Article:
Quite possibly Raoul Whitfield’s best novel, it has achieved legendary status due to its rarity, no doubt due to it appearing in desirable issues of Black Mask which also published serial installments of The Maltese Falcon and The Glass Key. Rarely have readers had the chance to read this superior series in its original form, until now.
Collected for the first time: prolific pulp writer Norvell W. Page’s stories of private sleuth Jules Tremaine and his battles with the Catrini crime family from the pages of Black Mask magazine. Witnessing their cruelty first-hand, Tremaine sets out to whittle the Catrini down to size—violently. Over the course of three consecutively published stories, Page built a compelling narrative of gut-wrenching crimes and brutal street justice.
Among the earliest detective stories written by the future author of The Spider magazine, the popularity of the Jules Tremaine series likely helped Page in snagging that prestigious Spider assignment. Also collected in this edition are several other detective stories by Page from the same era, including his backup story from the first issue of The Spider. Includes an all-new introduction by pulp historian Will Murray.
Premiering in the pages of Black Mask magazine during the speak of editor Joseph T. Shaw’s era, author Theodore A. Tinsley penned one of the longest-running and most popular series to see print in the pages of that historic Detective magazine. Celebrity gossip reporter for The Daily Planet, Jerry Tracy was a cynical, wisecracking columnist. Though a bit of a muckraker, Tracy had a sense of justice when it came to his friends and his fellow New York City residents.
Written by one of the authors of The Shadow magazine, these tough-written stories are a fast-paced and action-packed read. Featuring an introduction by Boris Dralyuk.
The Black Mask writings of one of the great detective pulp writers are finally collected in book form. Author Norbert Davis broke in to the pages of the prestigious Black Mask magazine while still in college: sales which launched his influential pulp writing career. So influential that Davis’ Black Mask story, “Red Goose,” so impressed Raymond Chandler that he decided to submit his work to that magazine upon reading it.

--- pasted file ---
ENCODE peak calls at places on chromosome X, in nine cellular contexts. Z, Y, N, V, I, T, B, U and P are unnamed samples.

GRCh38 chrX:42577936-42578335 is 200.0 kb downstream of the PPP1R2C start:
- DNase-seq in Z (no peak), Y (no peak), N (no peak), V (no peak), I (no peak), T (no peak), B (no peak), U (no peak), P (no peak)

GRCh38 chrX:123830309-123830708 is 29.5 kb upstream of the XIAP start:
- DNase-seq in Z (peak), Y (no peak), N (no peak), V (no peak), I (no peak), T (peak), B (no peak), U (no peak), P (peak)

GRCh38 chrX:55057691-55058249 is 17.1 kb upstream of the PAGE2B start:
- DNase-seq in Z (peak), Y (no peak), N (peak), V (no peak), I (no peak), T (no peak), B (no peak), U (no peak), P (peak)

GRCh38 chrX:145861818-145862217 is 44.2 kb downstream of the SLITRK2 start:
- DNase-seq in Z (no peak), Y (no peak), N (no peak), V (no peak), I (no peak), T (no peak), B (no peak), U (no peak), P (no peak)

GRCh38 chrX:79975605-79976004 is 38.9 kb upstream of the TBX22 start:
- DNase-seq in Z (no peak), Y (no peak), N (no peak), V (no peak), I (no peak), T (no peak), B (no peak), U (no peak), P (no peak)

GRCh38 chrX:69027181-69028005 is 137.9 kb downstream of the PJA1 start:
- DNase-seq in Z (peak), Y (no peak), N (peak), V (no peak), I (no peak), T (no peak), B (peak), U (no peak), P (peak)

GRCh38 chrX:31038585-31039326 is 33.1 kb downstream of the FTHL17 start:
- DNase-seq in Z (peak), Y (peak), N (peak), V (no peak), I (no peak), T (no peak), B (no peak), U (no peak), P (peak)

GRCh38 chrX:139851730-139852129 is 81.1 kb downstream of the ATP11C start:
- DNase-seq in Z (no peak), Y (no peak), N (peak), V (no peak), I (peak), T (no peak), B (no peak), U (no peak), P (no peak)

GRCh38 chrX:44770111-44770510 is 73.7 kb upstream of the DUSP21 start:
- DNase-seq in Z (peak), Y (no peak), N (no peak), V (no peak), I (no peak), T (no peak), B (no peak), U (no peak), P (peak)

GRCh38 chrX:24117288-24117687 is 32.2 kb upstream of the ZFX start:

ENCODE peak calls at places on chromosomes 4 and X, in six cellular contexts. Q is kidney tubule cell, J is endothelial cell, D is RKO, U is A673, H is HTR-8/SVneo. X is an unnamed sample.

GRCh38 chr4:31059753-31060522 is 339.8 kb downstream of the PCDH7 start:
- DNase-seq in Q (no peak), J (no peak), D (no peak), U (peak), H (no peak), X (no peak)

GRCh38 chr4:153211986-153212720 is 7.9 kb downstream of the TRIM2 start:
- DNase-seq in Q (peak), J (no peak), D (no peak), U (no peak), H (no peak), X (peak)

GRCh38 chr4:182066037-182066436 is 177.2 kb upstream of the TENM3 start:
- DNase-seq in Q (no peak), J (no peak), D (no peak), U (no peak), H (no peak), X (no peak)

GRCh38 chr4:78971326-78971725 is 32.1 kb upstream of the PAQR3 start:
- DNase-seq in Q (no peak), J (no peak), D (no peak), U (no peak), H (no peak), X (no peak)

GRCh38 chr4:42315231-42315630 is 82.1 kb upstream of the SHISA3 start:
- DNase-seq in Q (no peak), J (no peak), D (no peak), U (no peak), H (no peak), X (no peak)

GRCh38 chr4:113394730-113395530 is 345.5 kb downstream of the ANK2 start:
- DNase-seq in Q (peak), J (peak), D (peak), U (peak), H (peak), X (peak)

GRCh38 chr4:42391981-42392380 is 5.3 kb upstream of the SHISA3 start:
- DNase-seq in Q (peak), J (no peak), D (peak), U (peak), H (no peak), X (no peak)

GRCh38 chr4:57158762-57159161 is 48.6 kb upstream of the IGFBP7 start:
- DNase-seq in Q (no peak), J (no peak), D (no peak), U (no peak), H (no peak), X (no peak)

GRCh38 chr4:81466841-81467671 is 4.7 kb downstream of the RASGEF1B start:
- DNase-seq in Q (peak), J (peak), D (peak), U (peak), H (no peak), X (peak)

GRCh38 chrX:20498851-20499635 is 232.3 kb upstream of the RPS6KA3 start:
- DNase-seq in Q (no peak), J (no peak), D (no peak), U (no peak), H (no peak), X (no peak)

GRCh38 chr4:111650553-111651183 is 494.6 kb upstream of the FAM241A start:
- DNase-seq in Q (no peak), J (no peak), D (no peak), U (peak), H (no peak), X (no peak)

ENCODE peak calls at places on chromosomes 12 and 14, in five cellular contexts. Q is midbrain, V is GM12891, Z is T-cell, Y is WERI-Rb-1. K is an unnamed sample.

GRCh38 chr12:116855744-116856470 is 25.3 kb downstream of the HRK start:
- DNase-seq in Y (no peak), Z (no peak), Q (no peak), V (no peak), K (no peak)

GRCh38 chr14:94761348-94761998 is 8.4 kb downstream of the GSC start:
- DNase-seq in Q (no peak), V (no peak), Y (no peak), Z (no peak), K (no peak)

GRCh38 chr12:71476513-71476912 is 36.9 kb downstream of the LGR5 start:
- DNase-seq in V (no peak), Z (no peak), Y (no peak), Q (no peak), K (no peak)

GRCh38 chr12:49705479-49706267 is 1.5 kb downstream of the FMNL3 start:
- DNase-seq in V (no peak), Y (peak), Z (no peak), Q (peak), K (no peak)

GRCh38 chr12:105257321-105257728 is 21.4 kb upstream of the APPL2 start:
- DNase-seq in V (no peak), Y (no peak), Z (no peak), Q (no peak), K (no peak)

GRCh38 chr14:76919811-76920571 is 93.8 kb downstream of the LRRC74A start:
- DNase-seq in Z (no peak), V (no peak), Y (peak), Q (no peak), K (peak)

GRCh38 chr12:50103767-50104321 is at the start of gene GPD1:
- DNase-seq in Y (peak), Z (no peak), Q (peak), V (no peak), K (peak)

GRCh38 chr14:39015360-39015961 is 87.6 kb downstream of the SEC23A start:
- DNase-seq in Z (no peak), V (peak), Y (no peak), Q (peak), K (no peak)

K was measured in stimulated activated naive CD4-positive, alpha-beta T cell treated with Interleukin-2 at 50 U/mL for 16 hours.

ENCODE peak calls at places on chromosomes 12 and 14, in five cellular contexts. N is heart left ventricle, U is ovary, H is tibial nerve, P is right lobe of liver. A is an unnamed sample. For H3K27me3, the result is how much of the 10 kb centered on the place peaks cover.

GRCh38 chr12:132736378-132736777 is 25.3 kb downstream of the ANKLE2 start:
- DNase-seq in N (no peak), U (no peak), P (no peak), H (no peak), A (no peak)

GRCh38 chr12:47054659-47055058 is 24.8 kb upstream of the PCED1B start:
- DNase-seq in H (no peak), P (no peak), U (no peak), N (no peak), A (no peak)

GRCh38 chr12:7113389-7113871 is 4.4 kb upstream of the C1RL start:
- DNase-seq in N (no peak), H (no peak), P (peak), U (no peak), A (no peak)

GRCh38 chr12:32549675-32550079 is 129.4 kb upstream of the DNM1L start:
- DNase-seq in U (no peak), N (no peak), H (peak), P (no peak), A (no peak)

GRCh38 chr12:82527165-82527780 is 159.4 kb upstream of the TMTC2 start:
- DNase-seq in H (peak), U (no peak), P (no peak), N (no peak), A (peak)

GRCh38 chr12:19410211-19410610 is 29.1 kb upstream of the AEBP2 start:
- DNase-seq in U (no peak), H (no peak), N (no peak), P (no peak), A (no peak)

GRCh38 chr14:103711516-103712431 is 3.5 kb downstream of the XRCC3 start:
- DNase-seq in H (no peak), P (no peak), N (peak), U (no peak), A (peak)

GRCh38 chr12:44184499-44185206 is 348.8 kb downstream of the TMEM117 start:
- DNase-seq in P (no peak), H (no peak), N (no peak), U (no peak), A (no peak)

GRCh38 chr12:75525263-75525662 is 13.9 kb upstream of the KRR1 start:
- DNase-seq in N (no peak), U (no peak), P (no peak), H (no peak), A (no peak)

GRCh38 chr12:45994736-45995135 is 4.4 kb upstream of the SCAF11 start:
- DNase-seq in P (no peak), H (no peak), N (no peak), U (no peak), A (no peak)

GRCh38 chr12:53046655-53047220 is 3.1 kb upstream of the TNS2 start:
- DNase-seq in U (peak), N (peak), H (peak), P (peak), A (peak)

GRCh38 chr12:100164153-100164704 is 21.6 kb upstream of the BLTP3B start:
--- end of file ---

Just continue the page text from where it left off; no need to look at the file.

Known best for his Max Latin series of screwball detective stories, these earlier efforts for Black Mask in the mid-1930s were among those which editor Cap Shaw proudly purchased for that magazine. In addition to both stories of his series character, Ben Shaley, this collection also includes three other early Davis stories from Black Mask. Includes an all-new introduction by Norbert Davis aficionado Bob Byrne.
The first hard-boiled detective character, “Three-Gun” Terry Mack is collected for the first time. This groundbreaking series from the pages of Black Mask magazine set the template for all Black Mask authors to follow. Written by Carroll John Daly, Terry Mack debuted just two months prior to Daly’s most famous creation, Race Williams. Williams’ popularity with Black Mask readers doomed Terry Mack after just two stories, but Daly revisited the character a few years later for a full-length novel, The Man in the Shadows.
This edition contains both Terry Mack short stories, along with The Man in the Shadows, which has never before been reprinted. Includes an all-new introduction by Evan Lewis.
Solomon’s Carpet and Solomon’s Submarine: The Adventures of John Solomon, Volume 6 (The H. Bedford-Jones Library)
John Solomon, the mysterious ship’s chandler and secret agent, returns in two more rare adventures from early in prolific pulp author H. Bedford-Jones’ career: “Solomon’s Carpet” and “Solomon’s Submarine.” Continue the story of John Solomon with this next book in the series, complete & uncut from the pages of People’s Magazine. Includes the original illustrations.
The skies are filled with the birds of war, and the echoing cries of the vanished dead. And it is here Bill Combat makes his fight against a power whose creed is Hatred! A Yankee flier in Europe’s bloody skies, he lends his skill and his courage that freedom may not perish beneath the heel of tyranny—that the brave might be forced to salute no flag except their own!
Down from the bleak Kentucky hills swept the stark-naked mob of murder-maddened Blancos—sacking and slaying as they came! Neither steel nor bullet could stem that terror-tide of man-made albino monsters, whipped to a frenzy of lust by their criminal chief. Eastward they crept until New York, itself, was at their mercy, and human victims, bloodied and outraged, lay in their path. Once again Richard Wentworth, in the Spider’s disguise of doom, fought alone to wipe out crime’s crowning horror and save mankind from death!
Over New York’s Finest—the police organization without equal in the world—fell the blight of lunacy, sweeping on like wildfire until it had turned Manhattan into a chill, whimpering madhouse and released the helpless city’s wealth to a wild carnival of crooks and vandals! What was that incredible, unseen force which, in a split-second, could transform sane men into drooling maniacs? No human being could stand against that Mask of Madness, and yet Richard Wentworth, in the Spider’s strange vestments, took up the fight—to strike blow for blow against the merciless emperor of idiocy who had captured a metropolis by addling its brains!
In the far reaches of High Asia, the Purple Empire had set up its factories and its smelters, to forge the most powerful weapon yet devised in military history. That weapon was a fleet of super-dreadnoughts equipped with a strange secret device to render our Defense Force helpless… In this gripping novel of the historic Purple Invasion, giant guns ashore and turret magic at sea hurl death at America’s crumbling bulwarks as intrigue knifes the stout defenders. And Operator 5, Secret Service ace, becomes a man without a country, with death and disgrace as his only reward.